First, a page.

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UNITED NATIONS, Oct 3 (Reuters) - A team of chemical weapons experts has made "encouraging initial progress" as it works towards the elimination of Syria's poison gas arsenal, the United Nations said on Thursday.
"Documents handed over yesterday by the Syrian government look promising, according to team members, but further analysis, particularly of technical diagrams, will be necessary and some more questions remain to be answered," a U.N. statement said.
The international team consists of experts from the Organization for the Prohibition of Chemical Weapons in The Hague and United Nations personnel assisting them in their work. Last week, the U.N. Security Council unanimously demanded the elimination of Syria's chemical arsenal.
"The team hopes to begin onsite inspections and the initial disabling of equipment within the next week, but this depends on the outcome of the technical groups established with the participation of Syrian experts yesterday," the statement said.
The U.N. statement said the technical groups will focus on three tasks: verification of the information handed over by the Syrian government, the safety and security of the inspection teams, and practical arrangements for implementing the work plan.
Agreement on the plan to wipe out Syria's chemical weapons was reached after President Barack Obama asked Congress to approve air strikes to punish Syria's government over an Aug. 21 gas attack the United States says killed more than 1,400 people.
There was also optimism in Washington on Thursday about the plan's prospects, with some U.S. senators saying they felt encouraged after top Obama administration officials spent three hours briefing them on the situation in Syria.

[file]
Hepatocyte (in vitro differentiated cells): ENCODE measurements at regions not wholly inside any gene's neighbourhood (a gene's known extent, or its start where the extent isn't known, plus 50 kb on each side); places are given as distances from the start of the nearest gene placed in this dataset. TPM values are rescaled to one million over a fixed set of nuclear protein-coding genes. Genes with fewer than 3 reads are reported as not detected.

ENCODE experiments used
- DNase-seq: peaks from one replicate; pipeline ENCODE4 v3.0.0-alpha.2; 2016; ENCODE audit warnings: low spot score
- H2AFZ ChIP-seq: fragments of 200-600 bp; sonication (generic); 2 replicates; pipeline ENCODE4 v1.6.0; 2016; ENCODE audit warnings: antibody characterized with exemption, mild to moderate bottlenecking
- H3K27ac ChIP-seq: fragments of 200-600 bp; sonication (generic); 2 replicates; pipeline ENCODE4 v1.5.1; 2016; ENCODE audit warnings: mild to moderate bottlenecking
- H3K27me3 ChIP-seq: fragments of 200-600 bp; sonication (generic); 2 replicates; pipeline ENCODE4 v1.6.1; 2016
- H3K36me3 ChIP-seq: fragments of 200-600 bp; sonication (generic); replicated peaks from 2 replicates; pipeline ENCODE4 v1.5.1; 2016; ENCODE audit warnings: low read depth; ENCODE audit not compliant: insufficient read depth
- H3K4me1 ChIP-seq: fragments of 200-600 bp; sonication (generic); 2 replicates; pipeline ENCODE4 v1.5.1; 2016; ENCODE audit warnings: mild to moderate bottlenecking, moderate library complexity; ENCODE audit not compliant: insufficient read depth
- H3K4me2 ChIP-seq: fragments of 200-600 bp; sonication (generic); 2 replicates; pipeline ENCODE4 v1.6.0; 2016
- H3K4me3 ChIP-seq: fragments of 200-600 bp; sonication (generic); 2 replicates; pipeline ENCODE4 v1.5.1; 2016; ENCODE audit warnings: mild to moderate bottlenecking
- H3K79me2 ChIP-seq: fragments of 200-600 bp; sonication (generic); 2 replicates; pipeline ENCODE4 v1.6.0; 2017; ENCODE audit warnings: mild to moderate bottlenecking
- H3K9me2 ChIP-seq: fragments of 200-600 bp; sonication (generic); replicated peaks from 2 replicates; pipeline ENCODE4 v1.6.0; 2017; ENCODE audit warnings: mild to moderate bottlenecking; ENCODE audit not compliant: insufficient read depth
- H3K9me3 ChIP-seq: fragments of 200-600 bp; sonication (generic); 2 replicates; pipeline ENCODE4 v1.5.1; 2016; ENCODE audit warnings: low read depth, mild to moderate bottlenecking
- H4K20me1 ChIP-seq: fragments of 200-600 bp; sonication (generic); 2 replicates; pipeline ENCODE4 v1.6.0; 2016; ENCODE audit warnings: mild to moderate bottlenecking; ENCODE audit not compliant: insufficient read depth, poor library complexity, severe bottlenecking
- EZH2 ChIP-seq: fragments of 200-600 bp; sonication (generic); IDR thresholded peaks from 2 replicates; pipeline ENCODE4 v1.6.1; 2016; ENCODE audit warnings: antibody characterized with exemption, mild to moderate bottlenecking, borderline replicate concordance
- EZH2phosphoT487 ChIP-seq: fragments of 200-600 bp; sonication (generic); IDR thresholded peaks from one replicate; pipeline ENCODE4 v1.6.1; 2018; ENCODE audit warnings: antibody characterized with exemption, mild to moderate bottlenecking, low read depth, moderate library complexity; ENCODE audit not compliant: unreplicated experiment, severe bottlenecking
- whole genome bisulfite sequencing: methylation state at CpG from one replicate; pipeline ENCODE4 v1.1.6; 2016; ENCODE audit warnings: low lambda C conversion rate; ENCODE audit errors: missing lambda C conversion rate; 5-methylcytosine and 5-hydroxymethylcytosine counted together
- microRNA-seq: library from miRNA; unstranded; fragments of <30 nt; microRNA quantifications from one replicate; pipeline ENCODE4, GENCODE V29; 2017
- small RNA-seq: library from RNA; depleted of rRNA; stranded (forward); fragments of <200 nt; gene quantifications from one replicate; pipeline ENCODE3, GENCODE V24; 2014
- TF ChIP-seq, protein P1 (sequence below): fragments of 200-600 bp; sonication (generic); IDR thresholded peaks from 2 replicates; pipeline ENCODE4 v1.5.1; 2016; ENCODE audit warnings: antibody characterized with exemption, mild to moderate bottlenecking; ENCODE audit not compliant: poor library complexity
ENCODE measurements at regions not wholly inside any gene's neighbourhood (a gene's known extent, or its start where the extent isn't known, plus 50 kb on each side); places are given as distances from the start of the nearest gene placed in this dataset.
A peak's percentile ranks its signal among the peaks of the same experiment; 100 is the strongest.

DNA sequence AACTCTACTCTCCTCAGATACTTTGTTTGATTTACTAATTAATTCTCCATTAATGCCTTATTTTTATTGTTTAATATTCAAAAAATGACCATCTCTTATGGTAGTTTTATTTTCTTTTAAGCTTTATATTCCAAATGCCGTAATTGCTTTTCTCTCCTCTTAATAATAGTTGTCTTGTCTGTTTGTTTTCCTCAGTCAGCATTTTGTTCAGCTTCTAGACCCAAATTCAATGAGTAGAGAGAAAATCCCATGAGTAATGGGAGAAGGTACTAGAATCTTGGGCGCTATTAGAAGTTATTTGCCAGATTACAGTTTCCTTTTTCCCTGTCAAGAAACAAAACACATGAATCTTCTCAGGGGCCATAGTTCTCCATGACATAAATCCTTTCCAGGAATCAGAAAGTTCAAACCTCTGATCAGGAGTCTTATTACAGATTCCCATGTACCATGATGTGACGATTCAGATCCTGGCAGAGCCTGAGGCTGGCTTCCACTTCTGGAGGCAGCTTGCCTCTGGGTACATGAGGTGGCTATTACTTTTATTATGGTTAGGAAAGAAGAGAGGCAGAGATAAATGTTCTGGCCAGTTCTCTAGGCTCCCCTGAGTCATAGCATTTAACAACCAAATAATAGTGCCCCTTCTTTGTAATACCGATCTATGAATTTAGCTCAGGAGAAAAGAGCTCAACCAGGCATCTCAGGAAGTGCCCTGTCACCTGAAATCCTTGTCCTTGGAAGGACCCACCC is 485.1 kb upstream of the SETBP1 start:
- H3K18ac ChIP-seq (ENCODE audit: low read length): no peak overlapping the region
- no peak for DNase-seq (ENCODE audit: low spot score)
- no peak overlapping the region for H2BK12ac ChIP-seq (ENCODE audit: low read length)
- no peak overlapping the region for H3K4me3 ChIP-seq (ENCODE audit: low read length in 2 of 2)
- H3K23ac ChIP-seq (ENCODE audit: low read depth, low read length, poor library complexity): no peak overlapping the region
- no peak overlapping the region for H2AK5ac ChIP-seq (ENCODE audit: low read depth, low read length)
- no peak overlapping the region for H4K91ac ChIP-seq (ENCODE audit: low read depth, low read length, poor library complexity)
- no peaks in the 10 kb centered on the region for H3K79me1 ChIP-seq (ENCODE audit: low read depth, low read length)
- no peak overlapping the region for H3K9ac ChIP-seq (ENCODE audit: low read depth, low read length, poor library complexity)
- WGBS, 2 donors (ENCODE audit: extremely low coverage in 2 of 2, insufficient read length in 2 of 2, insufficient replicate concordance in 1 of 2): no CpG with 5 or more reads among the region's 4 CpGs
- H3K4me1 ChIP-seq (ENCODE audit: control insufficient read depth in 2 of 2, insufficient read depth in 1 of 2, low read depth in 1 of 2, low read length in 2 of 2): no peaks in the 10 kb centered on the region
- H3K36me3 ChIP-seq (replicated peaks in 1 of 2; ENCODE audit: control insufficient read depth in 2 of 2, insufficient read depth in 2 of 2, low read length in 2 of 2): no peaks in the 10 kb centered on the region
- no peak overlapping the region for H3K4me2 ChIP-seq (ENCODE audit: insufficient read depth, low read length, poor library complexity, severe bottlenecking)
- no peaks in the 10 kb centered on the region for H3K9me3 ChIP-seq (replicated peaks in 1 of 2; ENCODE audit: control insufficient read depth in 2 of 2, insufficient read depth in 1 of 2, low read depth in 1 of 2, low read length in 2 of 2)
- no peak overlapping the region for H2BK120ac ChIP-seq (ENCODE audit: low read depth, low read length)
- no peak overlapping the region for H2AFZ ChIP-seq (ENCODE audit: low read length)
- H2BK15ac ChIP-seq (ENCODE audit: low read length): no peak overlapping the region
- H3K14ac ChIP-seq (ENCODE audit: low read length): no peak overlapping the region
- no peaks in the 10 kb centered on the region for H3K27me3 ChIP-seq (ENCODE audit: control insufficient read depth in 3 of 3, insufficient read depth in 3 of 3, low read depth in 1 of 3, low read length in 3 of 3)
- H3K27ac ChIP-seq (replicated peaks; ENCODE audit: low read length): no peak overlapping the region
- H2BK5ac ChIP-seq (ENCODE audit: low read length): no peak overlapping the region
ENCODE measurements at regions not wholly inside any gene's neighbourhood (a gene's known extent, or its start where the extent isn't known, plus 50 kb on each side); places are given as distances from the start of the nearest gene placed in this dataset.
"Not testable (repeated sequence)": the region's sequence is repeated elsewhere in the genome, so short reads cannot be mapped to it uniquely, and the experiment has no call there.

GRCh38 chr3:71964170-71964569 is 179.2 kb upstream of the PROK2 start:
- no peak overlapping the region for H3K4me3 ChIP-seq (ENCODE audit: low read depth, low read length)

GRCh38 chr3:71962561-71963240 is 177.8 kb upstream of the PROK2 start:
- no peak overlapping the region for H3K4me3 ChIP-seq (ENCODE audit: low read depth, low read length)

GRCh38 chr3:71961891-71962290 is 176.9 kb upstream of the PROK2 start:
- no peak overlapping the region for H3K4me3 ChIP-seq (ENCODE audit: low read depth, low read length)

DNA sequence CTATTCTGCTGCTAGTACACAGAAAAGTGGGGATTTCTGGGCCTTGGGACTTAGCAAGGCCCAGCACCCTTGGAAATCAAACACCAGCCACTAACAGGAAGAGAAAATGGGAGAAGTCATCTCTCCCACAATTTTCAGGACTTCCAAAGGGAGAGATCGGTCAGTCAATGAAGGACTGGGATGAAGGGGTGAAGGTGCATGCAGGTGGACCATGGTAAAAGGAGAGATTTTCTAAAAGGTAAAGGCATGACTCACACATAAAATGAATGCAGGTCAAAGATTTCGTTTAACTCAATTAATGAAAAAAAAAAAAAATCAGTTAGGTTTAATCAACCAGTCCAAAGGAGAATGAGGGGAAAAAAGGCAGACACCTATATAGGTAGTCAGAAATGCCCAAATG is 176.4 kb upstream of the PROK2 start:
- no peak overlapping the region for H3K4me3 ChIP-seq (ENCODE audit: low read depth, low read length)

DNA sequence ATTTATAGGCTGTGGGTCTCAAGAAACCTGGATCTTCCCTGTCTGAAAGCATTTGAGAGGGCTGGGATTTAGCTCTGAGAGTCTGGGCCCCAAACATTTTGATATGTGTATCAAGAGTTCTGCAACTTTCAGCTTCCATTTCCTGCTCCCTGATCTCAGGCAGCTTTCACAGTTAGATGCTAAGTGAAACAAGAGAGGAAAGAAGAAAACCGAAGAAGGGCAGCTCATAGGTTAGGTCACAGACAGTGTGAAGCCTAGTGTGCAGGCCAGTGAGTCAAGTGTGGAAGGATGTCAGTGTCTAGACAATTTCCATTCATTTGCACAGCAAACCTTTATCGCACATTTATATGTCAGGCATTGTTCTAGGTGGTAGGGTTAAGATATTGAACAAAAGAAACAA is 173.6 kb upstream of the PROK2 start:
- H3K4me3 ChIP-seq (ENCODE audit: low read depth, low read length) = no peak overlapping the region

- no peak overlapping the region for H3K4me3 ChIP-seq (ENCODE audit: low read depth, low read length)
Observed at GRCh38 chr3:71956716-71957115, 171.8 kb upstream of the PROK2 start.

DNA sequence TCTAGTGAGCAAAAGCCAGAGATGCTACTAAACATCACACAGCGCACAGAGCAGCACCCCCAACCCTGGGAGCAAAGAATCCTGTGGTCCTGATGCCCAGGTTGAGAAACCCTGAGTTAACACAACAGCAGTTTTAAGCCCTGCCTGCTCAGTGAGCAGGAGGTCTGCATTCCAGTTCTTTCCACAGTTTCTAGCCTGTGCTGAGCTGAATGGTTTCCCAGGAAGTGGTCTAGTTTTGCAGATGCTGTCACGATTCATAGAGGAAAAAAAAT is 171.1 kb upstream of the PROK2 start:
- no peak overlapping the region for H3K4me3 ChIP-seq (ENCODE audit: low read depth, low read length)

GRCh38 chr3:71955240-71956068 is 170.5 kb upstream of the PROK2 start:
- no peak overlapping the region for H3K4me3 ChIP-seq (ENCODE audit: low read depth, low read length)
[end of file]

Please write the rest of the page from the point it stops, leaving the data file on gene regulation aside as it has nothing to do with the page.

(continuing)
"On the chemical side, at least on the part of the witnesses, there's some optimism that (the plan) will work," Senator Carl Levin, a Democrat and the chairman of the Senate Armed Services Committee, told reporters.
The chemical weapons plan and last week's Security Council resolution were based on a deal reached last month in Geneva by Russian Foreign Minister Sergei Lavrov and U.S. Secretary of State John Kerry.
The rebels and Syrian government blame each other for the Aug. 21 incident. The United States and other Western countries say a report by U.N. investigators indirectly implicates government-allied forces for the attack on a Damascus suburb.
The United Nations has been notified of at least 14 chemical attacks since the 2 1/2-year civil war began. It estimates more than 100,000 people have died since the uprising against Syrian President Bashar al-Assad began in March 2011.
Russia, a staunch ally and arms supplier of Assad, also blames the rebels for the Aug. 21 attack.